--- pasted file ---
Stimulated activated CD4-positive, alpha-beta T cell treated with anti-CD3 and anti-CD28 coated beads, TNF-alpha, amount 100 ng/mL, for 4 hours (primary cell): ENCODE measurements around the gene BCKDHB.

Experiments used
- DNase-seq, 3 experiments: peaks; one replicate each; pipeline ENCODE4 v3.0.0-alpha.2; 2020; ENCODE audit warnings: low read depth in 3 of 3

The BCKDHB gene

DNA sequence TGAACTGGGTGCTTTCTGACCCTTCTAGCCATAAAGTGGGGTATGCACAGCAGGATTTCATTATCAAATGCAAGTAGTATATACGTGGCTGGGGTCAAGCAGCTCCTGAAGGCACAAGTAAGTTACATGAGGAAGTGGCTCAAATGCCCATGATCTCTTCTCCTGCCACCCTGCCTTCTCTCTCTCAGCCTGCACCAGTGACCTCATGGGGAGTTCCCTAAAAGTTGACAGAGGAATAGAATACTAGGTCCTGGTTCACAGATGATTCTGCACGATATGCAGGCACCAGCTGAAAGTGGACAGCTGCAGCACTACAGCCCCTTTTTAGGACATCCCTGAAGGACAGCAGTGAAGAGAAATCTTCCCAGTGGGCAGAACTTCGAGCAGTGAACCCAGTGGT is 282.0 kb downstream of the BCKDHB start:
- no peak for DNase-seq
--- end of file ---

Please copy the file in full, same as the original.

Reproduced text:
Stimulated activated CD4-positive, alpha-beta T cell treated with anti-CD3 and anti-CD28 coated beads, TNF-alpha, amount 100 ng/mL, for 4 hours (primary cell): ENCODE measurements around the gene BCKDHB.

Experiments used
- DNase-seq, 3 experiments: peaks; one replicate each; pipeline ENCODE4 v3.0.0-alpha.2; 2020; ENCODE audit warnings: low read depth in 3 of 3

The BCKDHB gene

DNA sequence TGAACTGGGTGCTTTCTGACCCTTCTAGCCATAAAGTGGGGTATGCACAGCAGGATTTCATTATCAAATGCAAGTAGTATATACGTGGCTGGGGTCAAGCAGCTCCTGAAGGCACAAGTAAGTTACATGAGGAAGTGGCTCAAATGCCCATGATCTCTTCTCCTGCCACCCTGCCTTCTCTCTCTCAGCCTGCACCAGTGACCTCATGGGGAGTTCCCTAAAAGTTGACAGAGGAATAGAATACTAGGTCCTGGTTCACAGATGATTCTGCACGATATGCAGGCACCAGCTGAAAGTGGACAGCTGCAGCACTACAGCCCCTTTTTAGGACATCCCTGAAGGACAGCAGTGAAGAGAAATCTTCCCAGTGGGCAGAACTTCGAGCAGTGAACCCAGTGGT is 282.0 kb downstream of the BCKDHB start:
- no peak for DNase-seq